Psychological science is fraught with problems. One of
these problems that has recently attracted widespread attention is the
proliferation of false positives, which is rooted in a combination of QRPs (questionable
research practices), including “p-hacking” (choosing analytical options on the
basis of whether they render significant results) and “HARKing” (hypothesizing
after the results are known), and very low statistical power (i.e., too few
participants). Overall, psychology has responded vigorously to this problem,
although much remains to be done. Numerous reforms have been put in place to
encourage open science practices and quality in research.

Another problem that has become widely recognized
recently is that psychological research often makes inferences about human
beings in general based on studies of a thin slice of humanity. As Henrich,
Heine, & Norenzayan (2010) noted in a landmark paper, participants in
psychological research are usually drawn from populations that are WEIRD (Western, Educated, Industrialized, Rich, Democratic), which
are far from representative of mankind—in fact, they turn out to frequently be
rather eccentric, even when it comes to basic cognitive, evolutionary, and social phenomena such as cooperation, reasoning styles, and
visual perception (see also this interesting preprint by Schultz, Bahrami-Rad, Beauchamp,
& Henrich that very thoroughly discusses the historical origins of WEIRD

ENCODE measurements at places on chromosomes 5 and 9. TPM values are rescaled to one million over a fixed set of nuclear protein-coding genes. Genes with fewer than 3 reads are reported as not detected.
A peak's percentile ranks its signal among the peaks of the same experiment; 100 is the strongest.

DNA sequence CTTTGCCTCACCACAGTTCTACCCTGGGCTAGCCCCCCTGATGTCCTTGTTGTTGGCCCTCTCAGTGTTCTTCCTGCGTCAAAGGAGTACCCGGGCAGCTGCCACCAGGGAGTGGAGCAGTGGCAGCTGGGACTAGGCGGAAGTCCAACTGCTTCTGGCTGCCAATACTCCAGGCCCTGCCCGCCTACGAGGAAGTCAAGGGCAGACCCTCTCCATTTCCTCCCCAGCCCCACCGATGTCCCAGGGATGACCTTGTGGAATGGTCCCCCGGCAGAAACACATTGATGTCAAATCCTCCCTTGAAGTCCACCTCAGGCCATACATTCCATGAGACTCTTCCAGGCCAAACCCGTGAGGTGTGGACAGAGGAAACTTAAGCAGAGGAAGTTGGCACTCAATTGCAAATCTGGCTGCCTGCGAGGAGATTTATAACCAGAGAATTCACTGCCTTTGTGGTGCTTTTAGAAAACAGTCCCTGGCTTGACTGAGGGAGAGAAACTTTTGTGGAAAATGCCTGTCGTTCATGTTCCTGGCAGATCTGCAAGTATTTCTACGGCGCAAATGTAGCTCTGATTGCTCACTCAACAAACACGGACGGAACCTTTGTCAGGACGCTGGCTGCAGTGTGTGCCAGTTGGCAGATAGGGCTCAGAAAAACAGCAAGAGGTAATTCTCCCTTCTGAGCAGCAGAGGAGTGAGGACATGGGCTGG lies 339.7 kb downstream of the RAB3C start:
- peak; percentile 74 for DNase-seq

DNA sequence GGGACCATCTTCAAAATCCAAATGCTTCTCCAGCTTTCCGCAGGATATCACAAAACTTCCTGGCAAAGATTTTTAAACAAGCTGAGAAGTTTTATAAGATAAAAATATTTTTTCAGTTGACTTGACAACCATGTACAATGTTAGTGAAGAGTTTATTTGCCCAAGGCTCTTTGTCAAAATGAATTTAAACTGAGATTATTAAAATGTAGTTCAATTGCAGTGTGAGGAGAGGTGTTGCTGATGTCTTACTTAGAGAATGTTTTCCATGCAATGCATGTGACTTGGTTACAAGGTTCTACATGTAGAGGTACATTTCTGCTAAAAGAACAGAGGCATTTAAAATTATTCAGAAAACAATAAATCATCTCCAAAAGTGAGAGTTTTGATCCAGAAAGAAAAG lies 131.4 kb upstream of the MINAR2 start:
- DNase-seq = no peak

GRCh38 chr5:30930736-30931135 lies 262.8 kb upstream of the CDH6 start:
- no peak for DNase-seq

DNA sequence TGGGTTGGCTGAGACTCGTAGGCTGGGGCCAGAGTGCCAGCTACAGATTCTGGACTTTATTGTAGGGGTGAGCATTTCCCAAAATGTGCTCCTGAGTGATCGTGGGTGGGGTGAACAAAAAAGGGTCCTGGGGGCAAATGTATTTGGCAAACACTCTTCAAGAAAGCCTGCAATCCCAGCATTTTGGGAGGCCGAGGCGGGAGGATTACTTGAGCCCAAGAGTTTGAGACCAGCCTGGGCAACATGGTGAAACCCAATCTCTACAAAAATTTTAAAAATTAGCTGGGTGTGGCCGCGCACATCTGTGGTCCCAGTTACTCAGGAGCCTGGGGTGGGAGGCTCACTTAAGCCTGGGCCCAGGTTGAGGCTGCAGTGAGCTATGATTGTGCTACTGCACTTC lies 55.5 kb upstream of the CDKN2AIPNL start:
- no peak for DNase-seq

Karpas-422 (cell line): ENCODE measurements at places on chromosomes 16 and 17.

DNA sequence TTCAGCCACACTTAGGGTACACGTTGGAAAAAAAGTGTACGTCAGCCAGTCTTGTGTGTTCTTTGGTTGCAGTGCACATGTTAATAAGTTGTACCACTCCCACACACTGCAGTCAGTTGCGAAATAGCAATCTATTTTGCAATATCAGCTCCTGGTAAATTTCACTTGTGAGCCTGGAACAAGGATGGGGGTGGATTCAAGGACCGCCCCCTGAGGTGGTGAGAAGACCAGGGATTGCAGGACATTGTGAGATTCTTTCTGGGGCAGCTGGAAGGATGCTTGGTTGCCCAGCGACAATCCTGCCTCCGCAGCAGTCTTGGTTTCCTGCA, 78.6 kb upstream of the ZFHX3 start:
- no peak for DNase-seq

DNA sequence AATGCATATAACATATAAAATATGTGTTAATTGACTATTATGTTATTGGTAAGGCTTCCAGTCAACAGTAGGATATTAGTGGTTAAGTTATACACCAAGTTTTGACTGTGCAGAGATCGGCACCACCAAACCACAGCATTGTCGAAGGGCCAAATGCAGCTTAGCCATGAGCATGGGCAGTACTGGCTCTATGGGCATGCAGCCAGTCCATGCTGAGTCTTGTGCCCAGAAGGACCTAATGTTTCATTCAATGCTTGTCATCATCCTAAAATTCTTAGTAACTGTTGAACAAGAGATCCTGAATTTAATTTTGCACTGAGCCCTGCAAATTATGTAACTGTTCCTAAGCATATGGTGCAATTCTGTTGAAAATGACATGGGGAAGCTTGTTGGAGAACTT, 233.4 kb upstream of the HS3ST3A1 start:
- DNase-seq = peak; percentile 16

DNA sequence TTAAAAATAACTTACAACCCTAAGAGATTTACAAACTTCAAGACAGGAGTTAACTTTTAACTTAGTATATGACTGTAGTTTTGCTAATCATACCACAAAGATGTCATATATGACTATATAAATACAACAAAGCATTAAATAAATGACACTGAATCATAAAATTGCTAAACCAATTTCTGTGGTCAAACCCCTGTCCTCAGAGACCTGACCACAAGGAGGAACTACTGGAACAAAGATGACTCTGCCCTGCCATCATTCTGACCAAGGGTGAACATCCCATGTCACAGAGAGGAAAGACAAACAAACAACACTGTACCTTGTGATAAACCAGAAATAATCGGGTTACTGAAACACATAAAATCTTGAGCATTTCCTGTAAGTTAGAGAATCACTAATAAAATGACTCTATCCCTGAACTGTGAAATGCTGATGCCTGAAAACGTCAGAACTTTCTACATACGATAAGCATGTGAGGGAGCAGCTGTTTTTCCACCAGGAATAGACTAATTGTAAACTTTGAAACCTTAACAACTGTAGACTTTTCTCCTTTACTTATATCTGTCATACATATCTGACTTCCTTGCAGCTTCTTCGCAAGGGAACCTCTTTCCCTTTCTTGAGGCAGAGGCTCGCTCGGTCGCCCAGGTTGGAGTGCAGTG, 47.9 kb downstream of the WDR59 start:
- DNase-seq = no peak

The paper by Henrich and colleagues has
racked up almost 5000 Google Scholar citations. Yet a recent paper by Rad,
Martingano, and Ginges (2018) suggests that the impact of the Henrich et al.
paper on actual research practices in psychology has been minimal, at least as
indexed by research published in the high-prestige journal Psychological Science. Rad et al. find that researchers persist in
relying on WEIRD samples and show little awareness of the WEIRD problem: “Perhaps the most disturbing
aspect of our analysis was the lack of information given about the WEIRDness of
samples, and the lack of consideration given to issues of cultural diversity in
bounding the conclusions” (p. 11402).

the persistence of the WEIRD problem

How can it be that psychology has responded so
vigorously to the problem with false positives, yet so inadequately to the
WEIRD problem? Surely both problems are equally serious, are they not? I can
think of at least three possible explanations.

1. First and foremost, the WEIRD problem is a
manifestation of a much broader problem. It is a manifestation of the lasting
influence of the marriage between logical positivism and behaviorism that
shaped psychology for almost half a century. Psychological research was
supposed to yield universal facts, just like physics, by employing “neutral”,
culture-free materials and methods, a quantitative methodology, and hard-core
empiricism. Given the vast historical impact of this ideal, it is no mystery
that psychology remains both WEIRD and theoretically unsophisticated. This is
simply the implicit paradigm under which psychology has operated for more than a